Scotland were pretty straightforward when it came to defending their own territory. They started to defend when the opponents built from the back. Their defensive structure also depended on Slovakia’s transition from defence to attack. When Slovakia played patiently at the back, they deployed a 4-3-3 formation, with the forwards put pressure on Slovakia defenders and the midfielders mark Slovakia midfielders. This example can be seen in the image below.
In the above analysis, the ball was carried by one of the Slovakian centre-backs in the initial build-up. McBurnie and Christie were given a task to pressure and man-mark the centre-backs, while Armstrong moved upwards to block any pass to the goalkeeper. McLean and McGinn man-marked the midfielders from receiving the ball at the centre of the pitch. Since the ball carrier cannot build the attack through the middle, he passed the ball to the right-back, who was being marked by Tierney. When the right-back received the ball, most of the times Tierney succeed to stop the attack and Slovakia needed to switch the play to another side.
However, when the Slovaks triumphed to progress the ball into the final third, their structure became different. They wanted more robustness at the outside of their own penalty box, so they created a low and compact block with five defenders covered the whole space near to the penalty box. The objective of this structure was to reduce any horizontal gaps between each defender that can be capitalised by Slovakia when they are looking for penetrative passes.
This time, Armstrong had to join the midfielders to close the vertical gap and space between the defensive line and midfield line. So, their structure inside the defensive third became 5-3-2. The structure can be observed in the image below.
When they were in their own defensive third, Scotland tended to sit back and absorbed the pressure from Slovakia’s attackers. They did not man-mark or press any Slovakians as they had to ensure they were in the right position to block any passes or shots. Other than that, they also wanted to steer Slovakia’s play into the wide channel. In terms of defensive situations, Scotland were better when they defended at the flanks. Scotland’s full-backs have high tenacity and sheer strength to defend the wider areas.
Scotland had won the ground duels mostly at the flanks, thanks to the tactics deployed by Clarke. They had won 73% of the duels and recoveries at the wide channel, with Cooper and Tierney winning the duels 22 times out of 64 winning duels. Their defensive tactics at the flanks proved influential in restricting Slovakia from creating chances as the Slovaks only attempted seven unsuccessful crosses, with zero successful crosses and seven key passes for the whole 90 minutes.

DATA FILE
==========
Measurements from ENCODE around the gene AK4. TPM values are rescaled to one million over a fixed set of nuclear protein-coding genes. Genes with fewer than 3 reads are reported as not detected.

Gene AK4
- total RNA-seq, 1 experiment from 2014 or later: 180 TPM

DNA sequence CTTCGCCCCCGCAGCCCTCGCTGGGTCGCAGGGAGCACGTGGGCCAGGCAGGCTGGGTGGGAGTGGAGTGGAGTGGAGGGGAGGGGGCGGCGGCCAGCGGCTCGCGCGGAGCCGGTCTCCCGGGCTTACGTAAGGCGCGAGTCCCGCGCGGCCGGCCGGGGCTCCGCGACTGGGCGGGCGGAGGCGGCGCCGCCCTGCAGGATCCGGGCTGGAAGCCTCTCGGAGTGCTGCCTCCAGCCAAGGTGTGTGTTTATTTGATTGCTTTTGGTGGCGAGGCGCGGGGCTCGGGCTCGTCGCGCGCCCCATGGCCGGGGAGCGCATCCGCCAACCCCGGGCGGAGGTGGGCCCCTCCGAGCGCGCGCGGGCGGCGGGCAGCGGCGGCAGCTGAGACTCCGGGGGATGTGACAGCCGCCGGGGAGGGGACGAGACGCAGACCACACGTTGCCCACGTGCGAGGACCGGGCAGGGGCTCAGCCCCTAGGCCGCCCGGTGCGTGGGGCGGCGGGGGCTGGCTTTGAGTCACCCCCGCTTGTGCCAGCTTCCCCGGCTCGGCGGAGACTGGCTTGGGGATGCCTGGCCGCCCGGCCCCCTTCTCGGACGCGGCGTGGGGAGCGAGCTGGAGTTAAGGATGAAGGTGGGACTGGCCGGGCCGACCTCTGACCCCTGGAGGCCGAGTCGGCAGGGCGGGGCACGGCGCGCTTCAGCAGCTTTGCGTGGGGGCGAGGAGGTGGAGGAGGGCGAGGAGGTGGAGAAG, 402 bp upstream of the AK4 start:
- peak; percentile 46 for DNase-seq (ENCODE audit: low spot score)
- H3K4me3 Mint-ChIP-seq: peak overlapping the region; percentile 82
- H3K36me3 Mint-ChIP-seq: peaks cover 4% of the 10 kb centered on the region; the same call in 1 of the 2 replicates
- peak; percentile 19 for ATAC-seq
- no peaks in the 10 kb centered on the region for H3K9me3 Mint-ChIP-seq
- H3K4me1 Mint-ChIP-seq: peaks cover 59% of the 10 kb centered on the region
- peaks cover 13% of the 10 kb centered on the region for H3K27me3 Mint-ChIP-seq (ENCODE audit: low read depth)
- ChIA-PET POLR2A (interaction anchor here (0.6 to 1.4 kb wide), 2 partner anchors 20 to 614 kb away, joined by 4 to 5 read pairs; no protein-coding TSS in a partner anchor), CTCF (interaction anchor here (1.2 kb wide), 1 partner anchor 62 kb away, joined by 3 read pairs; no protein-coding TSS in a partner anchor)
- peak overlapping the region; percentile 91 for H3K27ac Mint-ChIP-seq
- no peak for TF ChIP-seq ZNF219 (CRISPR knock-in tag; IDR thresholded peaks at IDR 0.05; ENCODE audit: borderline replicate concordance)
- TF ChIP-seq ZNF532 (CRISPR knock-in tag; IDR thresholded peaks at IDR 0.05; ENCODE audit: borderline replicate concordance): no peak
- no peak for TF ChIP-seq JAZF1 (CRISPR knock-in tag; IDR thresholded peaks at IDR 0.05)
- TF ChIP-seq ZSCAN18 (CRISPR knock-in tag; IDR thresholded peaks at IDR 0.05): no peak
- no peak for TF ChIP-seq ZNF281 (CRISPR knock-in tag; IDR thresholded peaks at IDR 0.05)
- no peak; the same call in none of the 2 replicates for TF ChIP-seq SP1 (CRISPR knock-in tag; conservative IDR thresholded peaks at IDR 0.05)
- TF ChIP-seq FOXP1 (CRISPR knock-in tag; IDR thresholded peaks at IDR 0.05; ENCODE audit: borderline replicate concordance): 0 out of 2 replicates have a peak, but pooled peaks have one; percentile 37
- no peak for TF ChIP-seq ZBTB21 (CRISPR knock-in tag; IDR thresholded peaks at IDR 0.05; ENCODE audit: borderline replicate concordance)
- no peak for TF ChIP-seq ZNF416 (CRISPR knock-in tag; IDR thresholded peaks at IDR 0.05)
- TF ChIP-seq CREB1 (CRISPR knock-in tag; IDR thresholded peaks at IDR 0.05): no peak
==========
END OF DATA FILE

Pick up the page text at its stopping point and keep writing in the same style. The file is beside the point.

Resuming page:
Man-of-the-match: Kieran Tierney
It is an undebatable issue when finding the man-of-the-match in this game as there was only one obvious choice that made things work for his respective team. The player played an integral role in his manager’s tactics. Other than that, he contributed in many ways during attacks and defensive phase. The player who performed impressively and above par in this match is Scotland’s left-back, Kieran Tierney.
The Arsenal left-back was a constant threat to Slovakia for the whole match with his lung-bursting runs down the flank. He was a crucial piece in Scotland’s build-up and attacking phase as most of the attacks came from his side. Tierney’s role (6) can be analysed in the pass map below to determine his actions in Clarke’s tactics.
From the above chart, we can see that Tierney’s position was in line with the forwards. His circle also one of the biggest as it shows he received many touches compared to other Scotland players. His line stroke was also the thickest as he received more passes and attempted more passes to the other players. Most of the passes went through him before he carried the ball into the final third and put the crosses into Slovakia’s 18-yard box.
Tierney was particularly dangerous and threatening when he delivered several superb crosses in his left wing-back role. He delivered seven crosses into the box, with four of the crosses found the target. The accuracy of his crosses stood at 57%, the highest crossing accuracy in this match. He also made a few dribbles at the left flank, with seven successful dribbles out of eight attempts. His successful dribbles also the highest in this match, with an outstanding 88% successful dribbles rate.
One of the examples of Tierney’s action in the final third can be seen in the above image. He received the ball from Christie before proceed to carry into at the edge of the box. At the left flank, Pekarík was readied to tackle him to prevent him from delivering a cross. Tierney used his slick movement to get past the right-back and deliver a whipping cross towards McLean. McLean successfully headed the ball in the six-yard box, but Rodák denied the equalizer with an unbelievable save.
Tierney had been hardworking throughout the match to create chances and defend his own flank. His tenacity and stamina gave Scotland another aspiration for them to keep going in this match. Tierney had done so much for Scotland that the only way for the host could stop the 23-year old was by fouling him.
To conclude this analysis, patience had provided convenience for Tarkovic’s men as they succeeded in frustrating the Scots and getting awarded for a winning goal through their composure build-up and a little bit of luck. Clarke will also take heart from a spectacular display from a second-string line-up that suggests he has a degree of strength in depth. Credit should be given to Arsenal man as he proved to be a headache for his coach to decide who will fill the left-back position between Tierney and Robertson in the future games.